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Polymer microring tackles WDM

Posted: 01 Aug 2002 ?? ?Print Version ?Bookmark and Share

Keywords:wdm? polymer? interferometer? mach-zender? optical resonator?

DWDM systems require many lasers and modulators to generate the required optical signals to be transmitted. Previously, microring resonators were considered as filters and lasers in WDM systems. In an effort to integrate and minimize the cost of such modulators, we have demonstrated a novel wavelength-sensitive modulator based on a microring resonator.

Conventional electro-optic modulators are based on a Mach-Zender interferometer. Recently, high-performance Mach-Zender modulators using polymer electro-optic materials have been demonstrated. We have used the same polymers for high-speed wavelength-selective modulation using a microring structure. In this type of device, light is coupled to the input waveguide and an applied voltage changes the refractive index of the microring. This will change the resonant frequency, hence, the light coupled to the drop port and throughput port will be modulated. The modulation in the through port is particularly interesting since only the wavelength close to resonance will be modulated and other wavelengths will be transmitted without distortion. To demonstrate this idea, we have fabricated a microring using polymer materials.

Innovative material

This material is based on a special structural design to reduce the large dipole-dipole interactions between chromophores, which prevent alignment during polling, thereby, increasing the electro-optic coefficient. The chromophores are a ring-locked phenyltetraene, which is labeled CLD1.

The device fabrication starts with a gold-coated silicon substrate. A 55m V-curable epoxy, UV15, is used as the lower cladding. The 55m thickness is required to ensure negligible plasmon loss due to the bottom gold electrode. A 15m CLD1/APC layer is coated and etched using reactive ion etching in oxygen to form a channel waveguide in the form of a microring. The width of the ring waveguide is 55m.

Next, a middle cladding of UFC-170 is spin-coated on the device. The thickness of this layer, which determines the distance between the ring and channel waveguides, is 4.55m. The UFC-170 layer is patterned in the form of a waveguide. Next, the required depth is etched into the UFC-170. At the next step, SU-8 is used as the material for the channel waveguide.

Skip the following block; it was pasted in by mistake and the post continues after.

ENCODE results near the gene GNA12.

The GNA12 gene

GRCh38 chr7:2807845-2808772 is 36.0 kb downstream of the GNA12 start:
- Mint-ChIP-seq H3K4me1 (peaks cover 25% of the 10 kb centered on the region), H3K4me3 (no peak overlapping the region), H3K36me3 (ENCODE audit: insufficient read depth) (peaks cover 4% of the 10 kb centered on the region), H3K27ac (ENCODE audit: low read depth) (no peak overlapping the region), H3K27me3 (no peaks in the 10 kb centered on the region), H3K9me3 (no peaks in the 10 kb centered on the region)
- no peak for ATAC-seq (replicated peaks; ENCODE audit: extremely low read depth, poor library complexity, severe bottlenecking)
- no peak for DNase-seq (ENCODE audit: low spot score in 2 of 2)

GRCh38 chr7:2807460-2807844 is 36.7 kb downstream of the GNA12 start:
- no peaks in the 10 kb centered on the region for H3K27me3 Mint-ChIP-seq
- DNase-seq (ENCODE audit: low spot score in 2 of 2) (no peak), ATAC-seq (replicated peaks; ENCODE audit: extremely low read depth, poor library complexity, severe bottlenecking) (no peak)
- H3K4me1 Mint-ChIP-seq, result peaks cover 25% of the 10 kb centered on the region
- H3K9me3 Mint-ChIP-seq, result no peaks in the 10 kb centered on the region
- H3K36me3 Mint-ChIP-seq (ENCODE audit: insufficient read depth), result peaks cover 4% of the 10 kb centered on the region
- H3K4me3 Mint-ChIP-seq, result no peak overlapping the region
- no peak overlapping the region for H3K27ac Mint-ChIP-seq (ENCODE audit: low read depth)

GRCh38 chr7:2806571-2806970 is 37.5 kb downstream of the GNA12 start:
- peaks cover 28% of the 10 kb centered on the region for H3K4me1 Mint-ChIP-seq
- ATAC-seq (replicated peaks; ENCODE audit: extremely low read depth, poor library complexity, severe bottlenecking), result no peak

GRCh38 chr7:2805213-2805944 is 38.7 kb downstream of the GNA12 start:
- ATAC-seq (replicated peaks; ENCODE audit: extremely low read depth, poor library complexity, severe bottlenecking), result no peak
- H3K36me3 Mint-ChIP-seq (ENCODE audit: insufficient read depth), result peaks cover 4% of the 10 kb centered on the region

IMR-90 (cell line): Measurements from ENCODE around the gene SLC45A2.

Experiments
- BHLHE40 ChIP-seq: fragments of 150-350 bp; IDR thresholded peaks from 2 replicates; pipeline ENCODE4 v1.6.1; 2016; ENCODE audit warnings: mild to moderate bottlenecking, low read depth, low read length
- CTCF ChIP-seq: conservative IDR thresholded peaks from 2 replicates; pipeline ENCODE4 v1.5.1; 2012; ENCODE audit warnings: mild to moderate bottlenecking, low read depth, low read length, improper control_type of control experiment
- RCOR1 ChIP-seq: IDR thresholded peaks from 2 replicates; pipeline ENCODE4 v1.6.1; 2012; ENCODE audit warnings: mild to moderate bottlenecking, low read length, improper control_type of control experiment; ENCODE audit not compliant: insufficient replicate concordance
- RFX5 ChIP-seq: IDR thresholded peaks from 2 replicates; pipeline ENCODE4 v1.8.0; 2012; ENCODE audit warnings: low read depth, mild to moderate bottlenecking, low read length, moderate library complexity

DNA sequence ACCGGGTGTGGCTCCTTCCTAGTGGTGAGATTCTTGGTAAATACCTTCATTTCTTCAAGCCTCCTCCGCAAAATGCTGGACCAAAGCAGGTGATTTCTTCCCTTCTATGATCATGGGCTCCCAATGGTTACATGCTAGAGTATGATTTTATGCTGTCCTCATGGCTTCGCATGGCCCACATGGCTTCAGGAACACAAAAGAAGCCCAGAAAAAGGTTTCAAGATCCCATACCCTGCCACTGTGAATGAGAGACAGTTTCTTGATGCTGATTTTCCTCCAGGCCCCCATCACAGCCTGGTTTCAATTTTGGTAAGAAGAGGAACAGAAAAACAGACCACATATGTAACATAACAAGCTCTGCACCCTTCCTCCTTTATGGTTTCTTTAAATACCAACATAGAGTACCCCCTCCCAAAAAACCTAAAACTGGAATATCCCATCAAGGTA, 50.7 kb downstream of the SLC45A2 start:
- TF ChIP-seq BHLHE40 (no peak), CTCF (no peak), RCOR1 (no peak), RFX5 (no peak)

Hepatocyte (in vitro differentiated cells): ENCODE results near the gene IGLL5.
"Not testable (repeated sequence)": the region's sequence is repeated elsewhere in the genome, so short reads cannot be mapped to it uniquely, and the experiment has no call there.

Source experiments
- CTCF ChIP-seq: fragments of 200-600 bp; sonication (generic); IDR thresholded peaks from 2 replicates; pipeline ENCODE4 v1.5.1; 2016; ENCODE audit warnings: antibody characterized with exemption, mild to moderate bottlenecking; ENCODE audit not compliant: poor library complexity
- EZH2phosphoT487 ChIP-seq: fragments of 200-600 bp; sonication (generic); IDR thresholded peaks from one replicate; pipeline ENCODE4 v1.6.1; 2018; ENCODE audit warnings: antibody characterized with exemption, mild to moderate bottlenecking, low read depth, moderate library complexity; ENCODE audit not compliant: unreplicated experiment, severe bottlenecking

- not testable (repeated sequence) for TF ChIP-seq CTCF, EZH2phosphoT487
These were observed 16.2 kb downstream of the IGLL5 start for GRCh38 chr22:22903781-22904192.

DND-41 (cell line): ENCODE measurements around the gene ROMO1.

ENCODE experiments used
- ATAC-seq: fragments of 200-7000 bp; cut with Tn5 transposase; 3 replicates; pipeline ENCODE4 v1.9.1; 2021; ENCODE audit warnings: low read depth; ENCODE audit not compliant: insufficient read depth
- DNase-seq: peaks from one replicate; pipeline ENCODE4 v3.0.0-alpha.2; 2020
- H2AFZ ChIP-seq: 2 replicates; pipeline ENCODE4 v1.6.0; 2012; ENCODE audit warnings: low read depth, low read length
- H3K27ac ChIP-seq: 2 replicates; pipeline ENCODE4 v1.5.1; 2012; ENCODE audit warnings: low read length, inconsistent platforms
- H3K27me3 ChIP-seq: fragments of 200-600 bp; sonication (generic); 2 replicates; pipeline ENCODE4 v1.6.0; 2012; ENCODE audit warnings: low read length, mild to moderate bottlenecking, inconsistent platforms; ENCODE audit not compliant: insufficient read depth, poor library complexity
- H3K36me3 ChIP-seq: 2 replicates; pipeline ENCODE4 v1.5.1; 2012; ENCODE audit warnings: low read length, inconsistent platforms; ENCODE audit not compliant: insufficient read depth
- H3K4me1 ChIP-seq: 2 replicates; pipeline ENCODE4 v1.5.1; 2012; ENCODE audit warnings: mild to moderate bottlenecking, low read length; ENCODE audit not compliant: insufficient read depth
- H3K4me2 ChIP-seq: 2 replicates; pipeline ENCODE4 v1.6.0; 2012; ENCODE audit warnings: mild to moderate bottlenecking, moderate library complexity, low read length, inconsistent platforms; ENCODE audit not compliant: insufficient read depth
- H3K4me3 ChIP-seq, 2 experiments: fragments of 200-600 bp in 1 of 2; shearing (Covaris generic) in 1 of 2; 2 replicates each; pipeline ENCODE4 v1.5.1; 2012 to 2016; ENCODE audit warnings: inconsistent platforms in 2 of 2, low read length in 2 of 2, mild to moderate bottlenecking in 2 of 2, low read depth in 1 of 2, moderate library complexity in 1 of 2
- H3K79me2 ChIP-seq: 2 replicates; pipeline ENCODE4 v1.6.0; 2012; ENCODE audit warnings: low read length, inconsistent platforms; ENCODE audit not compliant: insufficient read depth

Efficient coupling

The effective refractive index of the SU-8 waveguide matches the effective refractive index of the whispering-gallery mode of the CLD1/APC microring, hence, efficient coupling is achieved. After an upper gold cladding is patterned on the device to cover the microring, the device is cut using a dicing saw.

The microring was tested using cleaved fiber as the input and output waveguide. For 1,300nm, the full-width half-maximum (FWHM) bandwidth of the device is approximately 4GHz for TE, defined as the electrical field perpendicular to the device surface, and 3GHz for TM or the magnetic field at a right angle to the TE.

Hence, the quality factor of the device is 6.2-by-104 and 7.6-by-104 for TE and TM, respectively. The calculated loss based on the measured quality factor for this device is 5.2dB/cm for TE and 4.2dB/cm for TM.

Normally, high-speed polymer electro-optic modulators are limited by the microstrip RF waveguide loss. However, since the microring modulator is much smaller than the microwave wavelength (even up to 100GHz), the device's high-speed behavior is mainly capacitive. Therefore, one does not need to worry about the microwave loss provided that the electrode capacitance is small enough to not limit the modulation. High-speed modulation is limited due to the optical signal having a limited time to build up or decay in the resonance tank. High-speed measurement of the device confirms this. A relatively clear eye diagram up to 1.5Gbps is obtained for this device.

Payam Rabiei, William H. Steier

University of Southern California

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